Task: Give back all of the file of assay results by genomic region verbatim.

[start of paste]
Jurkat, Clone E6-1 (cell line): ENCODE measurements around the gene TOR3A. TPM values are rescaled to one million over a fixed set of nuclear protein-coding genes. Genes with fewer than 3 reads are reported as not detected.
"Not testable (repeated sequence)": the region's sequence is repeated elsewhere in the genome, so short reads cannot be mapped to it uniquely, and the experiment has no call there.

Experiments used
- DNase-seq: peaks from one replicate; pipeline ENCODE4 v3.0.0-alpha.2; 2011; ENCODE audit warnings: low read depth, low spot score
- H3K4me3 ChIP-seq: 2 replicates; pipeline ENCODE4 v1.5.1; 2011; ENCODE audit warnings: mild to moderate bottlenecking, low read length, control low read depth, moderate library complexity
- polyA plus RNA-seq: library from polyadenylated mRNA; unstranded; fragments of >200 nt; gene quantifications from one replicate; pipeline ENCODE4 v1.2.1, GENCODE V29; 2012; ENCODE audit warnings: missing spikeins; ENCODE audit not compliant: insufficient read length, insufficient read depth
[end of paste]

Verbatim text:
Jurkat, Clone E6-1 (cell line): ENCODE measurements around the gene TOR3A. TPM values are rescaled to one million over a fixed set of nuclear protein-coding genes. Genes with fewer than 3 reads are reported as not detected.
"Not testable (repeated sequence)": the region's sequence is repeated elsewhere in the genome, so short reads cannot be mapped to it uniquely, and the experiment has no call there.

Experiments used
- DNase-seq: peaks from one replicate; pipeline ENCODE4 v3.0.0-alpha.2; 2011; ENCODE audit warnings: low read depth, low spot score
- H3K4me3 ChIP-seq: 2 replicates; pipeline ENCODE4 v1.5.1; 2011; ENCODE audit warnings: mild to moderate bottlenecking, low read length, control low read depth, moderate library complexity
- polyA plus RNA-seq: library from polyadenylated mRNA; unstranded; fragments of >200 nt; gene quantifications from one replicate; pipeline ENCODE4 v1.2.1, GENCODE V29; 2012; ENCODE audit warnings: missing spikeins; ENCODE audit not compliant: insufficient read length, insufficient read depth